MOSCOW (Reuters) - Russian coast guards fired warning shots and arrested two Greenpeace activists who scaled the Prirazlomnaya Arctic oil platform in a protest over the potential threat to the environment from operations slated to start this year.
Production at the rig, owned by state group Gazprom and Russia’s first such project in the Barents Sea, was delayed last year after similar actions. Gazprom said the delay was down to “technical reasons”.
The Arctic holds 13 percent of the world’s undiscovered oil and 30 percent of its undiscovered gas according to industry estimates. However, its economic viability, as well as its environmental safety credentials, remain a matter of debate.
The arrested activists were from the Greenpeace icebreaker Arctic Sunrise. After they scaled the platform, a coast guard boat fired the warning shots to force the ship to withdraw from the base of the rig.
Before the withdrawal, Greenpeace photographs of the scene showed a group of boats - both coast guard vessels and inflatables from the Arctic Sunrise - jostling for position at the base of the rig.
“Due to the refusal of the Arctic Sunrise captain to halt the unlawful activity, the administration took a decision to stop the ship. The coast guard was forced to fire warning shots four times from an artillery cannon on board a vessel,” Russia’s Federal Security Service said in a statement.
Greenpeace said it received a threat that the ship itself would be fired at if it did not leave the area immediately.
The group said it had sent five boats to the Prirazlomnaya rig. It was unclear where the four other boats were located.
“Despite massive financing for Prirazlomnaya, it is not able to guarantee safe production of Arctic oil,” Greenpeace said.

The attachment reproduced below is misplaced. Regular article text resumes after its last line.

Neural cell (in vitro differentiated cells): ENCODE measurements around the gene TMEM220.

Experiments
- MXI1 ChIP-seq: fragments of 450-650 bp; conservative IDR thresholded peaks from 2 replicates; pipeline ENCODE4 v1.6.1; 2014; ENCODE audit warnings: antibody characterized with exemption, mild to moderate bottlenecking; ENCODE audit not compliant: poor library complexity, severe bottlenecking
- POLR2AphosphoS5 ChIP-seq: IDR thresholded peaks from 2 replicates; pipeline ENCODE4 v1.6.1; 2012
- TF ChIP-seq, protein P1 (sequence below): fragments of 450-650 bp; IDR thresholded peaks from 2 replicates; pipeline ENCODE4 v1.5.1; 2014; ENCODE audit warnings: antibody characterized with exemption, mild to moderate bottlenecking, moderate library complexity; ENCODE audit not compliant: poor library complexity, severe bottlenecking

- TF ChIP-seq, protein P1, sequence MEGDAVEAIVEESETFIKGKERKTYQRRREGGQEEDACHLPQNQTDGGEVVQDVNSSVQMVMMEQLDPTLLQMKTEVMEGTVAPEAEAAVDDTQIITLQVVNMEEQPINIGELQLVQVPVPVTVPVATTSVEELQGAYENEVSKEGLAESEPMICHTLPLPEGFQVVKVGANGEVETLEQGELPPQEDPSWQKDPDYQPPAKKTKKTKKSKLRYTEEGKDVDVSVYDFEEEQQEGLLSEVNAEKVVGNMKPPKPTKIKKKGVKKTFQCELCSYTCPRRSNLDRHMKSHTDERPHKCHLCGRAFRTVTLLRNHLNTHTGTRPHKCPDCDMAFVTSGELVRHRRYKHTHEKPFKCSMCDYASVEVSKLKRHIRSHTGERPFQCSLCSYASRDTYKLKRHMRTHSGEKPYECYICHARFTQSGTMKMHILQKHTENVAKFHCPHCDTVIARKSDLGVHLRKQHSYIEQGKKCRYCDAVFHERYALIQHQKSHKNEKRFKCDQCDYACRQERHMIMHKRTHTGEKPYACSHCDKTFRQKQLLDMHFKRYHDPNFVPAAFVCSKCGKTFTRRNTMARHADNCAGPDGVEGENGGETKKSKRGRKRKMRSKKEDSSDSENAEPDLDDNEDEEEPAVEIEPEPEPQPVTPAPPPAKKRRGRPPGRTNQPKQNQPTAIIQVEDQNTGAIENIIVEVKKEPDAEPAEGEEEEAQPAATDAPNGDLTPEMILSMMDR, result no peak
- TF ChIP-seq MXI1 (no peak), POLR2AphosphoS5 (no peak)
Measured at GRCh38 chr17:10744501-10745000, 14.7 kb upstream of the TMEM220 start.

Gazprom Neft, the oil arm of state gas export monopoly Gazprom, and Gazprom declined immediate comment.
Onshore drilling is well established, but significant offshore work is in its infancy despite numerous attempts to make it work and relatively shallow waters.
A decade of high oil prices, scarcity of opportunities elsewhere, relatively low political risk and a shrinking ice cap has led companies to look to unexploited parts of the Arctic in recent years.
Global majors including ExxonMobil, Eni and Statoil have agreed deals with Russia’s state-owned Rosneft to enter Russia’s Arctic offshore waters.
Most of these projects are due to begin extracting in the 2020s, and are seen as crucial to maintaining the 10 million barrels a day of oil flow from the world No. 1 producing nation.
Environmental campaigners, worried about the impact on a fragile ecosystem and about how a spill clean-up could work in such remote places, have stepped up their campaigns to match the increasing business interest.
There is now greater hesitation among companies as high costs, mishaps, a weaker oil price outlook and determined anti-drilling campaigns take their toll.
Offshore safety concerns have grown after BP’s Deepwater Horizon oil rig exploded in 2010, killing 11 workers and spewing millions barrels of oil into the Mexican Gulf.
An incident at the end of last year, where Royal Dutch Shell’s offshore Alaska rig Kulluk broke free in a storm from the vessel towing it and ran aground became the latest slip for its drilling program and has been seen industry wide as a turning point for Arctic.
Shell later shelved its plans for this year and looks increasingly unlikely to put a 2014 drilling season in place.
“The reality is that going forward, the obvious demonstration of climate change in the Arctic will affect policymakers and boardrooms for years to come, and I see that more clearly now than five years ago or three years ago,” Harald Norvik, a former CEO of Statoil and an Arctic pioneer, told Reuters in an interview earlier this year.
Plans are not entirely on hold though. As well as the Russian projects, in August Norway invited bids for licenses to drill in its eastern Arctic waters after settling a border dispute with Russia.
Prirazlomnoye is the first Arctic offshore oil deposit to be developed by Russia and is located in the Pechora Sea, a part of the Barents Sea, 60 km (40 miles) from the northern coast.
Its operations are slated to start by the end of 2013 is expected to reach peak production of 6 million tonnes per year (120,000 barrels per day) in 2019.
Gazprom Neft is expected to obtain a license from Gazprom to develop the field. It expects investment in the project to be around 200 billion roubles ($6 billion), of which half has been spent.
Reporting by Vladimir Soldatkin; Writing by Andrew Callus; Editing by Pravin Char